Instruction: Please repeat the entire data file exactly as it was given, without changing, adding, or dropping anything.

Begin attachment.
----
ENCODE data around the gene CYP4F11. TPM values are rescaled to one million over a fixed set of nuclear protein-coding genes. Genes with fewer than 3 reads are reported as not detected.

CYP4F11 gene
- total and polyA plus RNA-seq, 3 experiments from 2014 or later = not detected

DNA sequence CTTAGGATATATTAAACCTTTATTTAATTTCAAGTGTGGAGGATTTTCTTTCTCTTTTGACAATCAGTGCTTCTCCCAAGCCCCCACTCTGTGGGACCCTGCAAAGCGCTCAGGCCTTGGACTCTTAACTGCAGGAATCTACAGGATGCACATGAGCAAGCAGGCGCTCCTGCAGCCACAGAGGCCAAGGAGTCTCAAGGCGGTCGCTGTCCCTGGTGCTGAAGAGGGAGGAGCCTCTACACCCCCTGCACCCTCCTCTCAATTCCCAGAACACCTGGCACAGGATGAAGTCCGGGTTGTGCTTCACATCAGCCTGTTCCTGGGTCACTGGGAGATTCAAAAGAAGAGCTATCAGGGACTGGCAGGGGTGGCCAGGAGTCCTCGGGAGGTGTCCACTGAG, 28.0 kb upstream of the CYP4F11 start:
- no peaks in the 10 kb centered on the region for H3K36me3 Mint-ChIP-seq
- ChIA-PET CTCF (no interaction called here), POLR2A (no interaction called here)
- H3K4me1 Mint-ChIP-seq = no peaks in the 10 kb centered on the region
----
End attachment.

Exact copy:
ENCODE data around the gene CYP4F11. TPM values are rescaled to one million over a fixed set of nuclear protein-coding genes. Genes with fewer than 3 reads are reported as not detected.

CYP4F11 gene
- total and polyA plus RNA-seq, 3 experiments from 2014 or later = not detected

DNA sequence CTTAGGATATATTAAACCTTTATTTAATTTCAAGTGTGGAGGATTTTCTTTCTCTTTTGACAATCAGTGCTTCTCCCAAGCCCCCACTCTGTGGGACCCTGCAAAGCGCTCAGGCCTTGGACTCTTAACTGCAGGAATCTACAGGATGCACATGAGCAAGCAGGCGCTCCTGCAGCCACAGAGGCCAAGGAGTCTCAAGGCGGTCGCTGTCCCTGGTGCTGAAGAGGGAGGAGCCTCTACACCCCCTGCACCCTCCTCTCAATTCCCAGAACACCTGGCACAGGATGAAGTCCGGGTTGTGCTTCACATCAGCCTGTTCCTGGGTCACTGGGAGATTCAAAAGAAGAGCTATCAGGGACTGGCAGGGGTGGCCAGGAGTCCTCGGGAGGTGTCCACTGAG, 28.0 kb upstream of the CYP4F11 start:
- no peaks in the 10 kb centered on the region for H3K36me3 Mint-ChIP-seq
- ChIA-PET CTCF (no interaction called here), POLR2A (no interaction called here)
- H3K4me1 Mint-ChIP-seq = no peaks in the 10 kb centered on the region